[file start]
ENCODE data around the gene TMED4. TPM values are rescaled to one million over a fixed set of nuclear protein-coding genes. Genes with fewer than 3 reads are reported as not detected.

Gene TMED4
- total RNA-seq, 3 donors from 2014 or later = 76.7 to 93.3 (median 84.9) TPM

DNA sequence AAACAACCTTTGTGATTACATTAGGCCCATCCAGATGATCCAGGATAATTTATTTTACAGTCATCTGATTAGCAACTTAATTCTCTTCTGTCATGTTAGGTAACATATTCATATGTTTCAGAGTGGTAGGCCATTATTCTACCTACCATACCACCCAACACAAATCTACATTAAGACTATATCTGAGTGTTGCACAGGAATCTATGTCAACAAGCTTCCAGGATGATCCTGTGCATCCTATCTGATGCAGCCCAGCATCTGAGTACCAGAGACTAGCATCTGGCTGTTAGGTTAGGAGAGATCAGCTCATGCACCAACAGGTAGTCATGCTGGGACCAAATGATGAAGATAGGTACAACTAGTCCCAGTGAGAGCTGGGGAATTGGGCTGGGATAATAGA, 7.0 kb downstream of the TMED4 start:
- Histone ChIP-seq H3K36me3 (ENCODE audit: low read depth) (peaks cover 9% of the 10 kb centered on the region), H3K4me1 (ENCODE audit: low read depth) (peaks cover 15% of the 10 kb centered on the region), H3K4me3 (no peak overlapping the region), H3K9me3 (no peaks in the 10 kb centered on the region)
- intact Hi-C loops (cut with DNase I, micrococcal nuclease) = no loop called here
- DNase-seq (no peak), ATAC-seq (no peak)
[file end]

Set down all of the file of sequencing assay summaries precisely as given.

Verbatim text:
ENCODE data around the gene TMED4. TPM values are rescaled to one million over a fixed set of nuclear protein-coding genes. Genes with fewer than 3 reads are reported as not detected.

Gene TMED4
- total RNA-seq, 3 donors from 2014 or later = 76.7 to 93.3 (median 84.9) TPM

DNA sequence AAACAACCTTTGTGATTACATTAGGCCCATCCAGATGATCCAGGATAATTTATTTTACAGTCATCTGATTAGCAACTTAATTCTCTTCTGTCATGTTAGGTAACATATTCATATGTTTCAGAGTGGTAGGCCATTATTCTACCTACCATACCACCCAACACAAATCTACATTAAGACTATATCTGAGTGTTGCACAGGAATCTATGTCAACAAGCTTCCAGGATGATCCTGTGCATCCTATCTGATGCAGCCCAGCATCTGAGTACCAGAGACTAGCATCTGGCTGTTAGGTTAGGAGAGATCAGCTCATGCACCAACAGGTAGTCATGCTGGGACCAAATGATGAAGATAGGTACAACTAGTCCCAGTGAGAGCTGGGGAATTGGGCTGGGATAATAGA, 7.0 kb downstream of the TMED4 start:
- Histone ChIP-seq H3K36me3 (ENCODE audit: low read depth) (peaks cover 9% of the 10 kb centered on the region), H3K4me1 (ENCODE audit: low read depth) (peaks cover 15% of the 10 kb centered on the region), H3K4me3 (no peak overlapping the region), H3K9me3 (no peaks in the 10 kb centered on the region)
- intact Hi-C loops (cut with DNase I, micrococcal nuclease) = no loop called here
- DNase-seq (no peak), ATAC-seq (no peak)